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Tourism and Sustainable Development Goals

Waterfall Shirahige

Waterfall Shirahige

Sectors of SDG that tourism should play

The UNWTO Tourism for Development report, a key output and contribution to the observance of the IY2017, illustrates the importance and potential of sustainable tourism as an effective means for achieving sustainable development.
In the wake of the International Year of Sustainable Tourism for Development (IY2017), we mark a watershed moment for making tourism a catalyst for positive change. As the United Nations General Assembly affirmed when announcing the adoption of the International Year, tourism can contribute to all three dimensions of sustainable development – economic, social and environmental – and each of the 17 Sustainable Development Goals (SDGs). Not only does the sector spearhead growth, it also improves the quality of people’s lives, support environmental protection, champion diverse cultural heritage and strengthens peace in the world.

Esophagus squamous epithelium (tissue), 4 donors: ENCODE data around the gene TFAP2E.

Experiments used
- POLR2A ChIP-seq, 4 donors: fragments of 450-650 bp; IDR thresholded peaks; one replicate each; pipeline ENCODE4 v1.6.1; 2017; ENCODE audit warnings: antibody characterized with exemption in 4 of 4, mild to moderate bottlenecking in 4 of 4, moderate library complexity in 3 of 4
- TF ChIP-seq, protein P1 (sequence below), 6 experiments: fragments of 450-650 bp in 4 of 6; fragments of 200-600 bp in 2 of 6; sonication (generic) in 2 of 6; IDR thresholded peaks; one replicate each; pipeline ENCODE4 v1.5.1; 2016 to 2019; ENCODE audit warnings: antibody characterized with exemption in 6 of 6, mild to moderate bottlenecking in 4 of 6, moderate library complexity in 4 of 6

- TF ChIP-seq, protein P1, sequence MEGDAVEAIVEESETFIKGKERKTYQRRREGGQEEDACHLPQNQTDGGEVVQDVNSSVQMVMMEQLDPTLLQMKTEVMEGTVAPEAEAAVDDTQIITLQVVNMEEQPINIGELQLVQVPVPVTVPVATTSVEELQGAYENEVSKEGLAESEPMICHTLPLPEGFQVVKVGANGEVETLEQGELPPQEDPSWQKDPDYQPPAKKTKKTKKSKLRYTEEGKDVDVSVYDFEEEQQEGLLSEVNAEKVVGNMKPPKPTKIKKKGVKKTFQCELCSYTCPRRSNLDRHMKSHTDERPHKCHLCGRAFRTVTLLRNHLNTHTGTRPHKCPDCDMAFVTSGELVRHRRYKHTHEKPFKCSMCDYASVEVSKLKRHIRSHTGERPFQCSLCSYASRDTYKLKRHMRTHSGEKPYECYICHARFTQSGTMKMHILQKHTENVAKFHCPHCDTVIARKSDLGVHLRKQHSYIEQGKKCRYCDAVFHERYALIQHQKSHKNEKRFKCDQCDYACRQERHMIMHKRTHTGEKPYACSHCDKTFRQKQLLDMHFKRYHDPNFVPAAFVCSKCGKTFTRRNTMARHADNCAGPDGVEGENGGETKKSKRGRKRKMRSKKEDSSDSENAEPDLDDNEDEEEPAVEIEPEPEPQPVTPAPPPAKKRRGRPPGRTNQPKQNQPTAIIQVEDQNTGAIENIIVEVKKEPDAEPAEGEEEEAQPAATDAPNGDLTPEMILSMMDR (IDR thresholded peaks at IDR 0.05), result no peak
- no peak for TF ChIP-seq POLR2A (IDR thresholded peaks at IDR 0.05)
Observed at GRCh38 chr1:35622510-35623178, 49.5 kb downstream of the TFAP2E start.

Tourism and Sustainable Development Goals

Tourism and SDGs

As a sector that has inter-linkages with virtually all other economic sectors, tourism produces profound and wide-ranging impacts across all dimensions of sustainable development. Tourism offers significant opportunities as a tool for development, including the prospects it offers for women and youth; its relative importance for developing states, rural areas and indigenous communities; its potential to incentivize the conservation of environmental resources and cultural assets; and its capacity to spur interaction and understanding.

As the SDGs offer the world a new direction, sustainable tourism can and must play a significant role in delivering sustainable solutions for people, the planet, prosperity and peace. In order to maximize tourism’s positive impact and mitigate its potential stresses, policy-makers, businesses, tourists and a range of other tourism stakeholders must work together in a concerted way. Governments need to establish and enforce inclusive and integrated policy frameworks for sustainable tourism development; businesses need to demonstrate their commitment to sustainability in core business models and value chains with enhanced action; and individuals and civil society need to advocate for, and adopt, consciously sustainable practices and behaviours.